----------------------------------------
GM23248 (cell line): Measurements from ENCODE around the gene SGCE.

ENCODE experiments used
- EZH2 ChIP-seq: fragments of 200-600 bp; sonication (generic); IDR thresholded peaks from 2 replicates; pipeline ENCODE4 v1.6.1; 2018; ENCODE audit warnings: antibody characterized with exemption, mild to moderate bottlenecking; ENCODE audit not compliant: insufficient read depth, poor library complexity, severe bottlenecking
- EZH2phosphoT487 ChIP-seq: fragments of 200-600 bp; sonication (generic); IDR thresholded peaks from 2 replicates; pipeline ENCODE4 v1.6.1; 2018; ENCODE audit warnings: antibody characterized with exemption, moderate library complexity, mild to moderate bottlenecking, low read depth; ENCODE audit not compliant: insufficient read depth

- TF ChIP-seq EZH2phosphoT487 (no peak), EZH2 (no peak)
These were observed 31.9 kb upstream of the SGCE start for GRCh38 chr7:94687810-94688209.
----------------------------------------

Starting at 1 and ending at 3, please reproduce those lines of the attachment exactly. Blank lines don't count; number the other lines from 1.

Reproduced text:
GM23248 (cell line): Measurements from ENCODE around the gene SGCE.

ENCODE experiments used
- EZH2 ChIP-seq: fragments of 200-600 bp; sonication (generic); IDR thresholded peaks from 2 replicates; pipeline ENCODE4 v1.6.1; 2018; ENCODE audit warnings: antibody characterized with exemption, mild to moderate bottlenecking; ENCODE audit not compliant: insufficient read depth, poor library complexity, severe bottlenecking